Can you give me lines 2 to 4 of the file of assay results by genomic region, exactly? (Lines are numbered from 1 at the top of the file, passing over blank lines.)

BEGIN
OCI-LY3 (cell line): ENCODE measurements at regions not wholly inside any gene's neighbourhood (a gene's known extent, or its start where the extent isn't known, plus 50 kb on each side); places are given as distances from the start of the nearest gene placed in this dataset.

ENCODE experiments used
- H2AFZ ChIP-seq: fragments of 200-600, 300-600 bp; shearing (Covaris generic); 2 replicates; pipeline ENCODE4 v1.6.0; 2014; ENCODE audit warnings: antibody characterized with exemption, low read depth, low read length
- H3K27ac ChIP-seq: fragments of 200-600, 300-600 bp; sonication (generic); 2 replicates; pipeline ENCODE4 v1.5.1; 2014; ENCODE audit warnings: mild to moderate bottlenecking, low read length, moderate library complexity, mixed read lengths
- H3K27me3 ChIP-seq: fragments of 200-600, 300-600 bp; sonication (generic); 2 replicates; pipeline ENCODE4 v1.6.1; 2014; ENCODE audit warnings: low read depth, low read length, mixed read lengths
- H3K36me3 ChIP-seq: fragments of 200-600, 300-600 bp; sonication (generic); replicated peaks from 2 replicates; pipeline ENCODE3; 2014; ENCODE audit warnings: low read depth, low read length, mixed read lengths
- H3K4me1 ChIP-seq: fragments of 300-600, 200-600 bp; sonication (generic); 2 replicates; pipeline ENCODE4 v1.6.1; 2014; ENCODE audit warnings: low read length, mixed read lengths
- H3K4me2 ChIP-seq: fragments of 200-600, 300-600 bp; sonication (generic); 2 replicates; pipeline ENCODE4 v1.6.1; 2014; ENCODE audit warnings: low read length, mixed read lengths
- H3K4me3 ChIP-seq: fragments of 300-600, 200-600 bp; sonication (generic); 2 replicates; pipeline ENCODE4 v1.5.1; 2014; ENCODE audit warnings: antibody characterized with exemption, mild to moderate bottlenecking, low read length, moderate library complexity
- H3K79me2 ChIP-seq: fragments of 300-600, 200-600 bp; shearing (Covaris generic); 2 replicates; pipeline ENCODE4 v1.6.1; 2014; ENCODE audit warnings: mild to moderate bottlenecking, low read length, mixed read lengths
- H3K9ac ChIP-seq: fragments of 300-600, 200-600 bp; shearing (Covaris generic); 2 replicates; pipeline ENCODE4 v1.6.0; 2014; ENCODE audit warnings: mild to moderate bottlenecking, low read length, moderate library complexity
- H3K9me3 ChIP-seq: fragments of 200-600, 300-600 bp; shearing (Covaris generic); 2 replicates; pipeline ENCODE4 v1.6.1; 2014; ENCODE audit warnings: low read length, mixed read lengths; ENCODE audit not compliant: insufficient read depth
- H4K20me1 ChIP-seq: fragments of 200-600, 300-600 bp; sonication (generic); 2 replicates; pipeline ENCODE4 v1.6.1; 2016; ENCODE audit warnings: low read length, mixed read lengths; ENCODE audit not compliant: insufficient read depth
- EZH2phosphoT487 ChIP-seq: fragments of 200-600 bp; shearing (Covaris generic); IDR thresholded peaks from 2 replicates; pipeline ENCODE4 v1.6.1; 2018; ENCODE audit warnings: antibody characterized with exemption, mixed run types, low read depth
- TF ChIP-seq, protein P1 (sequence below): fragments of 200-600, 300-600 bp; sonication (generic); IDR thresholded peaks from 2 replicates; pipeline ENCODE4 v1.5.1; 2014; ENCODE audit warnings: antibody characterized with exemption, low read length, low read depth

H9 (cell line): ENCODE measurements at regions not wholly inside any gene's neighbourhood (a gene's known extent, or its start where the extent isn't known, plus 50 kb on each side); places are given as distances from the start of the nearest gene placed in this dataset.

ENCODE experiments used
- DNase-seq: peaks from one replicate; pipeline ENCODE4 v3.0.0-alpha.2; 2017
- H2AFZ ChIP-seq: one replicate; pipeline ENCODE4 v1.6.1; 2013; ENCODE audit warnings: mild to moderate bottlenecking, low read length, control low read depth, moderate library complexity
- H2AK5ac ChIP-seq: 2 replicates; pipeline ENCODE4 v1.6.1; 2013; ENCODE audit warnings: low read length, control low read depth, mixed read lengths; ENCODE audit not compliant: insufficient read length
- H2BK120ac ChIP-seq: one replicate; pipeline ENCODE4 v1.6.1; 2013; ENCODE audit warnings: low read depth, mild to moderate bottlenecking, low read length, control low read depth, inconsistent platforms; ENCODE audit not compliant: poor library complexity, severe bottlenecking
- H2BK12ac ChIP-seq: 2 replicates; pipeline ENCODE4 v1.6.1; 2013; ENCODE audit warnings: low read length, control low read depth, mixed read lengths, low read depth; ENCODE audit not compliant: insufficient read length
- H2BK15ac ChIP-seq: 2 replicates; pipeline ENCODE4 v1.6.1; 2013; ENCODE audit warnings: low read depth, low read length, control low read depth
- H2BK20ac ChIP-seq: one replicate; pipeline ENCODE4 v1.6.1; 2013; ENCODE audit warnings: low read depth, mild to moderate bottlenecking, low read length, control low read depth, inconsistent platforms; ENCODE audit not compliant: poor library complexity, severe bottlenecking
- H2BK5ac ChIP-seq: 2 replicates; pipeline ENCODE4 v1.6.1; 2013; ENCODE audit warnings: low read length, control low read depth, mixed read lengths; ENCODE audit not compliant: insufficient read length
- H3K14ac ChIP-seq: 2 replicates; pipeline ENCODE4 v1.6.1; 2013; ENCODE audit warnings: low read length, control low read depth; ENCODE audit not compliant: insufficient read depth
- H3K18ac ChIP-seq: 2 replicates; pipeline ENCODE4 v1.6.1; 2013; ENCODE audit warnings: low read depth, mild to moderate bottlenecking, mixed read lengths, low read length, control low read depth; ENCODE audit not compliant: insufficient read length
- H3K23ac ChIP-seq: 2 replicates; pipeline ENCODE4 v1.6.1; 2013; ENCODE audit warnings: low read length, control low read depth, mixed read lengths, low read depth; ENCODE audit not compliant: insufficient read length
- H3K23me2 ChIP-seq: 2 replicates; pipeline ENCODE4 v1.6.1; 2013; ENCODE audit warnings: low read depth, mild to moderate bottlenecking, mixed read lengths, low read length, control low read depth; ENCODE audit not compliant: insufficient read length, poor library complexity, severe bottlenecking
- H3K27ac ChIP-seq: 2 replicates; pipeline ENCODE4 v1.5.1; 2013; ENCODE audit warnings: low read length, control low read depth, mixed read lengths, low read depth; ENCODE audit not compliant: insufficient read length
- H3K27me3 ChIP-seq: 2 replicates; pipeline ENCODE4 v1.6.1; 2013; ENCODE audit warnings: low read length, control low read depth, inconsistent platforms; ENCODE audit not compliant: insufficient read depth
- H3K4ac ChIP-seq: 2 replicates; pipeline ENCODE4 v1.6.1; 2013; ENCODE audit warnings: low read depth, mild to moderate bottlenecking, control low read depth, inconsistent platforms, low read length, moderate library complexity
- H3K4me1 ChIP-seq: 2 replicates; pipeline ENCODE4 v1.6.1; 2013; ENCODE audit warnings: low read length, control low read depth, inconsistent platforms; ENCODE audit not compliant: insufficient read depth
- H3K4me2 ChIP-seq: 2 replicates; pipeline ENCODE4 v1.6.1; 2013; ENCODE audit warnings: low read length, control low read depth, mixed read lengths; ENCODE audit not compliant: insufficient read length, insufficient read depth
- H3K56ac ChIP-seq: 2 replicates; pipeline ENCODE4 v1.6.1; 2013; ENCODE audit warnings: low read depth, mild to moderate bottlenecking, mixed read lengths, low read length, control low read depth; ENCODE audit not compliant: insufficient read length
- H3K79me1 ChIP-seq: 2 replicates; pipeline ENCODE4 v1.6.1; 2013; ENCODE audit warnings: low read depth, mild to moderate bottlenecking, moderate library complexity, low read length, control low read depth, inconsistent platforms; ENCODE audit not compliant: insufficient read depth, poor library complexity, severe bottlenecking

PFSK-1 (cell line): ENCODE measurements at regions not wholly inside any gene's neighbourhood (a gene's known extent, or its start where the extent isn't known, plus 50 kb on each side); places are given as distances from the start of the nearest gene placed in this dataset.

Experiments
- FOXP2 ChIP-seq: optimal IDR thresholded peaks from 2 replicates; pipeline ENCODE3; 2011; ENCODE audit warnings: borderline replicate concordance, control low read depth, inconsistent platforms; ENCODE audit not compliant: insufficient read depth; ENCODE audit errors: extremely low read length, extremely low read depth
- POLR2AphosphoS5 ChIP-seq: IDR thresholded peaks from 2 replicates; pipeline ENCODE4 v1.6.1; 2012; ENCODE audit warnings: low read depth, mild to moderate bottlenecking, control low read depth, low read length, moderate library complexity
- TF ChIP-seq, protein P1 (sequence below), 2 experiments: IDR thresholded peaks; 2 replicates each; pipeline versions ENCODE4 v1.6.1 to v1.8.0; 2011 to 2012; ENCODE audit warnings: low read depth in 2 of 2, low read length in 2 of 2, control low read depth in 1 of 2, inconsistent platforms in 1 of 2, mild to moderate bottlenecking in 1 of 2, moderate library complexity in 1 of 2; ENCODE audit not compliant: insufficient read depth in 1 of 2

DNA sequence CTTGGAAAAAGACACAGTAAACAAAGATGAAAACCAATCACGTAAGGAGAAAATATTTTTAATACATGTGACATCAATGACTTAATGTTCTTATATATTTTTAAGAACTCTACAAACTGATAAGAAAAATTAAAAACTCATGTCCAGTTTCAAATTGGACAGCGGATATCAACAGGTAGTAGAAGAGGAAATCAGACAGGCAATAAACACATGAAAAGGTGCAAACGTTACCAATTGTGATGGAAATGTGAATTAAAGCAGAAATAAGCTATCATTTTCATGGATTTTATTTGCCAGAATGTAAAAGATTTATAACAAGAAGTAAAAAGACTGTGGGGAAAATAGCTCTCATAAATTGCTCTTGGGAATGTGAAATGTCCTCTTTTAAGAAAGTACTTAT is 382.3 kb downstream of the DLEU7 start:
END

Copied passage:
ENCODE experiments used
- H2AFZ ChIP-seq: fragments of 200-600, 300-600 bp; shearing (Covaris generic); 2 replicates; pipeline ENCODE4 v1.6.0; 2014; ENCODE audit warnings: antibody characterized with exemption, low read depth, low read length
- H3K27ac ChIP-seq: fragments of 200-600, 300-600 bp; sonication (generic); 2 replicates; pipeline ENCODE4 v1.5.1; 2014; ENCODE audit warnings: mild to moderate bottlenecking, low read length, moderate library complexity, mixed read lengths